North Korea Fires 2 Ballistic Missiles as Rivalry With the South Mounts

The launch on Wednesday was the country’s first ballistic missile test in six months, and violated multiple United Nations Security Council resolutions.

Sept. 15, 2021Updated 5:12 a.m. ET

SEOUL — North Korea launched two ballistic missiles off its east coast on Wednesday, the country’s first ballistic missile test in six months and a violation of multiple United Nations Security Council resolutions that ban North Korea from conducting such tests.

Hours after the missiles were launched, South Korea announced that its president, Moon Jae-in, had just attended the test of the country’s first submarine-launched ballistic missile, making South Korea ​the seventh country in the world to operate S.L.B.M.s, after the United States, Russia, China, Britain, France and India.

​The missile tests by both Koreas on the same day dramatically highlighted the intensifying arms race on the Korean Peninsula as nuclear disarmament talks between Washington and North Korea remained stalled. They also underscored the growing concern over regional stability, with Prime Minister Yoshihide Suga of Japan calling the North Korean missile launch “outrageous” and a threat to peace.

In its announcement, South Korea revealed that it had successfully developed a supersonic cruise missile and a long-range air-to-land missile to be mounted on the KF-21, a South Korean supersonic fighter jet, and that it had developed a ballistic missile powerful enough to penetrate North Korea’s underground wartime bunkers.

The North’s missile launch occurred a day after the special envoy from the United States urged the country to resume nuclear disarmament talks, saying that the United States had no “hostile” intent toward Pyongyang. Neighboring countries have also stepped up efforts to get North Korea to return to the negotiating table.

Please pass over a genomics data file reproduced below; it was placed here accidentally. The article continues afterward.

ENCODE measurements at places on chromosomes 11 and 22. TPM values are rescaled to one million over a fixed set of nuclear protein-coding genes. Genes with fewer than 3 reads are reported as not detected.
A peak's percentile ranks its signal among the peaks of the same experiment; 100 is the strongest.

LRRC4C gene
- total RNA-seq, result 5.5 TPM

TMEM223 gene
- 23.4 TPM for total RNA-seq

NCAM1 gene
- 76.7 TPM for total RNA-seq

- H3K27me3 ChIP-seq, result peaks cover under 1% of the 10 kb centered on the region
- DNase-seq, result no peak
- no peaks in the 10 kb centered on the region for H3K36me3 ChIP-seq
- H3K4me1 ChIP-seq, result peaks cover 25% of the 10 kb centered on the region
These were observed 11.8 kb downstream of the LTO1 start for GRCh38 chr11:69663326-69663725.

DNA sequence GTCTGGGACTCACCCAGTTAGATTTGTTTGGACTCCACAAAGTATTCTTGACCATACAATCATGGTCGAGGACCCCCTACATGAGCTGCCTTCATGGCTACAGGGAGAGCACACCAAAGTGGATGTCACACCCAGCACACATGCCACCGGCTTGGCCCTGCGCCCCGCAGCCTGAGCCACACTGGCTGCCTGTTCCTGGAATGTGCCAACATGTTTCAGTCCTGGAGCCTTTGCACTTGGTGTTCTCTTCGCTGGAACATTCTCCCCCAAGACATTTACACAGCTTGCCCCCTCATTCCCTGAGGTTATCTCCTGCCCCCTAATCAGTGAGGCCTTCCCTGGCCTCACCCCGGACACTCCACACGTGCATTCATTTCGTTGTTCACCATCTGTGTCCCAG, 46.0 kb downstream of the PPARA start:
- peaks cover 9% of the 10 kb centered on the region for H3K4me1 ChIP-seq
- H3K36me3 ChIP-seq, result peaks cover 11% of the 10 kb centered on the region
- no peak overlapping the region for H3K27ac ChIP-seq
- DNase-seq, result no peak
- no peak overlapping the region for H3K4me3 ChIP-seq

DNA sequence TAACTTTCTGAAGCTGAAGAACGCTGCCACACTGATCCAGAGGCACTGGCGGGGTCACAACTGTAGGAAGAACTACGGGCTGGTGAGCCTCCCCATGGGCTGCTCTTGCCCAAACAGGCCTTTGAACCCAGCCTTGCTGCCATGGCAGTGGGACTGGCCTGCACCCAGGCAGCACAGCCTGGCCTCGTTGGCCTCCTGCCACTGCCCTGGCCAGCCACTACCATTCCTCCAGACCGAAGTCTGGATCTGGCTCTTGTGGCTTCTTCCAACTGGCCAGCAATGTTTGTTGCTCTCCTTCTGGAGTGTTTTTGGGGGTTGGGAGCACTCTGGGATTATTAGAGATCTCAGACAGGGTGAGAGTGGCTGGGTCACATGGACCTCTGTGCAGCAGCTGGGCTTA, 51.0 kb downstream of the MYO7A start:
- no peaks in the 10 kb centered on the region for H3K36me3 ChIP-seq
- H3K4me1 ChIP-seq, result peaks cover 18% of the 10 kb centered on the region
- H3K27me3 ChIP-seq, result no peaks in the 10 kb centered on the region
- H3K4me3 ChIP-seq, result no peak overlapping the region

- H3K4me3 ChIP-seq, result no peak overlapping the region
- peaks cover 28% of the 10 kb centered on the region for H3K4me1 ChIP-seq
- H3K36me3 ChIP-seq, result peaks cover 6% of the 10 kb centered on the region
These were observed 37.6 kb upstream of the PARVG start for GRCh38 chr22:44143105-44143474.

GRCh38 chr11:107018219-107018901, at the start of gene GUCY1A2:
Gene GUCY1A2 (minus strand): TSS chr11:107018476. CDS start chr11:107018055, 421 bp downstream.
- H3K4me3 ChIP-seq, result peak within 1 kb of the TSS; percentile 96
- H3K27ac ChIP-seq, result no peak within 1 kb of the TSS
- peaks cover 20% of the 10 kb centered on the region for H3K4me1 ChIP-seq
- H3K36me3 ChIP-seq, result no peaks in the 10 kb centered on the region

North Korea conducted its  previous ballistic missile test in March and test-fired what it called newly developed long-range cruise missiles over the weekend. But the United States has not imposed fresh sanctions against the North for weapons tests in recent years. When North Korea resumed testing short-range ballistic missiles in 2019, Donald J. Trump, then the president, dismissed them for being short range.

The Biden administration has said it would explore “practical” and “calibrated” diplomacy to achieve the goal of the complete denuclearization of the Korean Peninsula. But North Korea has yet to respond to the administration’s invitation to dialogue.

“Rather than strengthen sanctions and military exercises, the allies have emphasized a willingness for dialogue and humanitarian cooperation,” said Leif-Eric Easley, a professor of international studies at Ewha Womans University in Seoul. “The problem with less than robust responses to North Korea’s tests is that deterrence can be eroded while Pyongyang advances its capabilities and normalizes its provocations.”

The North Korean missiles on Wednesday — launched from Yangdok, in the central part of the country — flew 497 miles and reached an altitude of 37 miles before landing in the sea between North Korea and Japan, the South Korean military said. South Korean and United States defense officials were analyzing the data collected from the test to determine exactly what type of ballistic missiles were used, it said.

Japan’s Ministry of Defense issued a statement saying that it “assumed” the missile did not reach the country’s territorial waters or its exclusive economic zone.

The news of the North Korean missile test broke shortly after Foreign Minister Wang Yi of China, North Korea’s biggest supporter and only remaining major trading partner, finished a meeting with his South Korean counterpart, Chung Eui-yong, in Seoul.

“It’s not just North Korea, but other countries as well that engage in military activities,” Mr. Wang said when asked by reporters to comment on the North’s weekend cruise-missile test. “We must all work together to resume dialogue. We all hope to contribute to peace and stability on the Korean Peninsula.”